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Tragic failure : racial integration in America

Author: Tom Wicker
Publisher: New York : Morrow, ©1996.
Edition/Format:   Print book : EnglishView all editions and formats
Summary:
For twenty-five years Tom Wicker wrote for The New York Times with passion, intelligence, and integrity, educating a generation of readers on important political and social issues of the day. Now, in Tragic Failure, this respected observer of America develops his ideas on the subject of race relations. Not until the civil rights movement of the 1960s, one hundred years after the abolition of slavery, were
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Details

Material Type: Internet resource
Document Type: Book, Internet Resource
All Authors / Contributors: Tom Wicker
ISBN: 0688106293 9780688106294 068815560X 9780688155605
OCLC Number: 33667716
Description: xiii, 218 pages ; 25 cm
Contents: The end of integration --
No chair in the White House --
Mainstream to nowhere --
Liberal vs. conservative --
Expanding the center --
How level the field? --
Feeding the backlash --
Majority and minority --
"A term devoid of hope" --
Throwing away the key --
Middle-class blues --
Speeches and spokesmen --
Tragic failure.
Responsibility: Tom Wicker.

Abstract:

For twenty-five years Tom Wicker wrote for The New York Times with passion, intelligence, and integrity, educating a generation of readers on important political and social issues of the day. Now, in Tragic Failure, this respected observer of America develops his ideas on the subject of race relations. Not until the civil rights movement of the 1960s, one hundred years after the abolition of slavery, were African-Americans able to achieve a semblance of racial equality. Yet the successes of the movement failed to translate into full racial integration or first-class citizenship for most blacks. The white backlash of the last several years and issues such as affirmative action, poverty, crime, unemployment, and welfare have made race the subtext for almost all political debate - the "dirty little secret" of American politics. This is a tragic failure of national proportions, which demands that America face these old questions with new answers.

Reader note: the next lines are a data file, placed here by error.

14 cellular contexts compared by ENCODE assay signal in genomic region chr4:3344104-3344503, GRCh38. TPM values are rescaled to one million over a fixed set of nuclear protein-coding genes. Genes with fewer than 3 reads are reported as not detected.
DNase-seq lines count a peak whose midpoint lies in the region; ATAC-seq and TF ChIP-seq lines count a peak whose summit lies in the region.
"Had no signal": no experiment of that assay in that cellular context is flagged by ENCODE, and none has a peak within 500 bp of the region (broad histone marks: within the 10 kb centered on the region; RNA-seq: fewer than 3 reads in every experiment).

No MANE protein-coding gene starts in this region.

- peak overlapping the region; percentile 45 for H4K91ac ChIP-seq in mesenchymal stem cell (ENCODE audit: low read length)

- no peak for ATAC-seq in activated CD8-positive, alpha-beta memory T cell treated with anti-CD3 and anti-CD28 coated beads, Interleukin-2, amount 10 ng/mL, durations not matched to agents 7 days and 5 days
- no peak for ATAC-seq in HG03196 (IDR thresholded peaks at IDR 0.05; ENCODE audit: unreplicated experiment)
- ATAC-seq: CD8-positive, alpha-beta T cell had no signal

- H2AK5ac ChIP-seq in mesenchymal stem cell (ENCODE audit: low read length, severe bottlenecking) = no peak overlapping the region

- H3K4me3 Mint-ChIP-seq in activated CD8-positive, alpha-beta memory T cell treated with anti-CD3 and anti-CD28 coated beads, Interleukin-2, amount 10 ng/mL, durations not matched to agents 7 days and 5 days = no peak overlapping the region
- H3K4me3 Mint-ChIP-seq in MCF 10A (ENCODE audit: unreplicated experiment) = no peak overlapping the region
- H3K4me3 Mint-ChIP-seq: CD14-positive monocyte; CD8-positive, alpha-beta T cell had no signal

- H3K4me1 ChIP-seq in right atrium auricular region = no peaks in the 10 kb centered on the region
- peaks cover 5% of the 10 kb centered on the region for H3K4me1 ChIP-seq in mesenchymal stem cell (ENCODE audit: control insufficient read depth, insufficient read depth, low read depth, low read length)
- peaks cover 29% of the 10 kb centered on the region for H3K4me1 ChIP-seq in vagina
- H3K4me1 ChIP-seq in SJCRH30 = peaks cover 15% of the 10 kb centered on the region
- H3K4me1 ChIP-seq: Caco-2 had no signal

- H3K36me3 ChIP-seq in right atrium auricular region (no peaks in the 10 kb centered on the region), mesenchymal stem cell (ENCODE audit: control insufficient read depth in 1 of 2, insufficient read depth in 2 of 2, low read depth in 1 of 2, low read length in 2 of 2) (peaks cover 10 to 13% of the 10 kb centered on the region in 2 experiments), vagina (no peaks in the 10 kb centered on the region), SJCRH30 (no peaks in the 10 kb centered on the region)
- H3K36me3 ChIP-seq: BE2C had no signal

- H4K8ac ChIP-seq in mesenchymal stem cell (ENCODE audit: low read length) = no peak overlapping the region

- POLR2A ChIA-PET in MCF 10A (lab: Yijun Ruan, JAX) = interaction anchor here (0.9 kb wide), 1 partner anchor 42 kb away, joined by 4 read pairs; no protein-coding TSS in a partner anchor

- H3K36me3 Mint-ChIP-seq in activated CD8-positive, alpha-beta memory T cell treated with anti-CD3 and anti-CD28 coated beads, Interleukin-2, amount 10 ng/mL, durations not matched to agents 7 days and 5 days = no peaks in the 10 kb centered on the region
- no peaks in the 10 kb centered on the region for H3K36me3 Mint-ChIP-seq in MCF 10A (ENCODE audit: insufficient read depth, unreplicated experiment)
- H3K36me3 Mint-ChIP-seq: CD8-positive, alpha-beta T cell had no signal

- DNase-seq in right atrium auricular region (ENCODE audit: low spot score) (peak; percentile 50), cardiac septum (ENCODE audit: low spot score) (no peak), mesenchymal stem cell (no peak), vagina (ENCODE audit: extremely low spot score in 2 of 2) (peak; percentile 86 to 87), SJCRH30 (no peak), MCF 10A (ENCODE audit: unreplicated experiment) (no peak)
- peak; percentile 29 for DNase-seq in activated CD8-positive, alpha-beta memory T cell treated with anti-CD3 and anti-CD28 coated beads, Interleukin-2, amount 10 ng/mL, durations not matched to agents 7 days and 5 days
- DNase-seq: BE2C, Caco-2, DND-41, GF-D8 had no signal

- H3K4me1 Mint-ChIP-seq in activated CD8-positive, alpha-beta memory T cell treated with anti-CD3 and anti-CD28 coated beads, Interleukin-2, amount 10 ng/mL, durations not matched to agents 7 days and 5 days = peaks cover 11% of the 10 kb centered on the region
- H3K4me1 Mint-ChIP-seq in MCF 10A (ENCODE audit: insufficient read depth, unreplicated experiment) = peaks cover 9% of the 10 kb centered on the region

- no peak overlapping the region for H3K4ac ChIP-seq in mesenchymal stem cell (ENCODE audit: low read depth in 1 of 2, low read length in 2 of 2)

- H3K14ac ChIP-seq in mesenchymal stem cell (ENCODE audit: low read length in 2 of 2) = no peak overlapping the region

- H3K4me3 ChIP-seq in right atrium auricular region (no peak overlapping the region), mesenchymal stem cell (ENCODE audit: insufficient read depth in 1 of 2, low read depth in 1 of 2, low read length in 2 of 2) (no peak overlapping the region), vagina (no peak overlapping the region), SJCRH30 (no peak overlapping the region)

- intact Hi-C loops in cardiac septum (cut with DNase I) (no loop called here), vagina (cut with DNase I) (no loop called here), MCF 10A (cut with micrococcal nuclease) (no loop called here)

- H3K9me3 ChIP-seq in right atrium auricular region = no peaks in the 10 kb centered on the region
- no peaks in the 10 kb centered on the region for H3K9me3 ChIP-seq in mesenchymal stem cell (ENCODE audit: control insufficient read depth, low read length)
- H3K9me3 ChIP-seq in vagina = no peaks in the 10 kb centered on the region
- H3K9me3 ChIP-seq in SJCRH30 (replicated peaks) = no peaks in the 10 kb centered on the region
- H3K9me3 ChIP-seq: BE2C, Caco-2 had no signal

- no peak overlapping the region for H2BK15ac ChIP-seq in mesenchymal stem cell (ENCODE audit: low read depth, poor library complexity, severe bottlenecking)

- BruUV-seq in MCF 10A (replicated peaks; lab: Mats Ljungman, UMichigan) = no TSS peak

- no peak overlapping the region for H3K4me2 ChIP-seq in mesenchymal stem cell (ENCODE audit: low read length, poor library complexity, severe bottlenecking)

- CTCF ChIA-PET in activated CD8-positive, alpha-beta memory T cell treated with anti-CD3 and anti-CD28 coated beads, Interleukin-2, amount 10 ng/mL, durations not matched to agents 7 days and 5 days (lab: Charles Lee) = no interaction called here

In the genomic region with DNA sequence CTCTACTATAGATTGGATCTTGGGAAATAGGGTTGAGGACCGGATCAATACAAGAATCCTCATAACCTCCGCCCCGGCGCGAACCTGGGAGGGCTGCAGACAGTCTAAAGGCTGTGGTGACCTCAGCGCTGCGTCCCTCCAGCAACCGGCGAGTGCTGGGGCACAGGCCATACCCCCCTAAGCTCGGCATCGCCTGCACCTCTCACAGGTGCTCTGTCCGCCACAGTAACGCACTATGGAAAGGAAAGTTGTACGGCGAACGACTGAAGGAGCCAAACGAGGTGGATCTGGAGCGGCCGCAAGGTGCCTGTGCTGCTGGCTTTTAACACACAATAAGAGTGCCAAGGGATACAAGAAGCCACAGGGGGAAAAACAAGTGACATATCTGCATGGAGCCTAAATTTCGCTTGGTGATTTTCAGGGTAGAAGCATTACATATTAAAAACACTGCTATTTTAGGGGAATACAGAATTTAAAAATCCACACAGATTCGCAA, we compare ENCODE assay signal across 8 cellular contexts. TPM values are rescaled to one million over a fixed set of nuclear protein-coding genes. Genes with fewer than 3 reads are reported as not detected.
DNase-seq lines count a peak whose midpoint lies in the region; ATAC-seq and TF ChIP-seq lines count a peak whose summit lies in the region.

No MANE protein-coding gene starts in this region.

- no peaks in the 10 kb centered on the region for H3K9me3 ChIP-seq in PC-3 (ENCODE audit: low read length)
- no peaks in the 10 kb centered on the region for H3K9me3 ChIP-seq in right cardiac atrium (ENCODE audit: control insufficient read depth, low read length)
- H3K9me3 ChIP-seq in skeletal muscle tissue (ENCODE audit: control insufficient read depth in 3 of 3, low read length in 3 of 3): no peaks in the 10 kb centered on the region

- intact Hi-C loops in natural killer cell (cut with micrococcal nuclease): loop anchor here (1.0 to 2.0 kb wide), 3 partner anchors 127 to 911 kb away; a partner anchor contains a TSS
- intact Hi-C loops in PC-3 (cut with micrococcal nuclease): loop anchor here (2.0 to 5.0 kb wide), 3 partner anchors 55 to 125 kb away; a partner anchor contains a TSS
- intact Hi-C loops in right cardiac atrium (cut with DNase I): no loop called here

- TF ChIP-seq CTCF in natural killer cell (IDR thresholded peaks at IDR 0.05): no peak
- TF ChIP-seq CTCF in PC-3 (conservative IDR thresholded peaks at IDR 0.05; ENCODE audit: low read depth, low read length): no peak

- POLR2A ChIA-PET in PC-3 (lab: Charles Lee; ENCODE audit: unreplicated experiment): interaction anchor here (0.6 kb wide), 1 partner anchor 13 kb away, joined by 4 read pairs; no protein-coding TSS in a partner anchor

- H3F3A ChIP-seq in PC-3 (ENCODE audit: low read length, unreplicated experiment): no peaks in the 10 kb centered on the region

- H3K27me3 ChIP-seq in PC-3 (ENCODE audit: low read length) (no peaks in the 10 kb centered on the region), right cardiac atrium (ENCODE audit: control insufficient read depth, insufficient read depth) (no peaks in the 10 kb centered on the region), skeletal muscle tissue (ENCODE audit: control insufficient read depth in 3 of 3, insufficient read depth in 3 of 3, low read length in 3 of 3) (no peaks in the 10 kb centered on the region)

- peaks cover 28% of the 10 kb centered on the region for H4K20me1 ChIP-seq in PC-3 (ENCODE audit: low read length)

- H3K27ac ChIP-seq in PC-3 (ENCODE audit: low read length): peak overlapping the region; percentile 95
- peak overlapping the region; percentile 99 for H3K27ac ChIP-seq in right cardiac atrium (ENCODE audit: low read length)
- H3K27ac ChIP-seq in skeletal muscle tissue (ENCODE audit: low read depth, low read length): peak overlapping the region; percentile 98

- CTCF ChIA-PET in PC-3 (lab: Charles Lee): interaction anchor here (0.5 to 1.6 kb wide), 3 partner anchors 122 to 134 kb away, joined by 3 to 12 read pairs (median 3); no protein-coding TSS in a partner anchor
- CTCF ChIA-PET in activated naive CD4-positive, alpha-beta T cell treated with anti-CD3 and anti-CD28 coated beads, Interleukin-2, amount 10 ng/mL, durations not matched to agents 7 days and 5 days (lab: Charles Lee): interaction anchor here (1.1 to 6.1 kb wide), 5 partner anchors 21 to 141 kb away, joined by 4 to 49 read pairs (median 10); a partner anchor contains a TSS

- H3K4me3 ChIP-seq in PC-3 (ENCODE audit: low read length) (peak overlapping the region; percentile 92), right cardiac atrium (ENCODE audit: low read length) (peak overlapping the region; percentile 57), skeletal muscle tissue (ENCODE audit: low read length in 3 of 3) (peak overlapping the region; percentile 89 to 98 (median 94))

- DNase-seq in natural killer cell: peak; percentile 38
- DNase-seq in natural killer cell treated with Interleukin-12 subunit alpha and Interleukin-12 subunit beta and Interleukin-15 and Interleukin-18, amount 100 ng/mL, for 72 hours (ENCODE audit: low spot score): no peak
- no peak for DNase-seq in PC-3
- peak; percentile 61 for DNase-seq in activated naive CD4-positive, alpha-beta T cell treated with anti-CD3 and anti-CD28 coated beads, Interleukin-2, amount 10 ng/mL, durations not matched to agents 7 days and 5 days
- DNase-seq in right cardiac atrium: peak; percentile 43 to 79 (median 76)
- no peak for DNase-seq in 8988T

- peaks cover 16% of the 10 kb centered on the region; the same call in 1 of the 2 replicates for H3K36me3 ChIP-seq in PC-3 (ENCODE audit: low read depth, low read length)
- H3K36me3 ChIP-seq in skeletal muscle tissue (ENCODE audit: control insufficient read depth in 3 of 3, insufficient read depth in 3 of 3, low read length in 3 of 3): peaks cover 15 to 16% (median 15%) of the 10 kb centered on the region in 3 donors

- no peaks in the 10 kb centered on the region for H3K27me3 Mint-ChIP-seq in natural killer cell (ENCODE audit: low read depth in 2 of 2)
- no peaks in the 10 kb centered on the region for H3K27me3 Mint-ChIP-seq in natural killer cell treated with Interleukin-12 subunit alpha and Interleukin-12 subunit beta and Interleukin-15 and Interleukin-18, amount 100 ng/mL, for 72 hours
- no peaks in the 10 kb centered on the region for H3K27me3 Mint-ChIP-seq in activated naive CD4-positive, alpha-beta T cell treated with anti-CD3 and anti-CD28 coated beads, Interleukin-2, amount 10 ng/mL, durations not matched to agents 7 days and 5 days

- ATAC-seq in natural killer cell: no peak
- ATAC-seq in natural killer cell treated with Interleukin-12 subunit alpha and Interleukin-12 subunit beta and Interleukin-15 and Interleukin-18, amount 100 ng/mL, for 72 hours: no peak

Having been an eyewitness to the significant events of the last three decades, Wicker is informed by the perspective of history and the wisdom of years. His analysis is thoughtful, his suggestions bold and constructive - calling for, in particular, a new alignment of political allegiances. Tragic Failure is a timely, valuable contribution to the most pressing problem facing Americans today.

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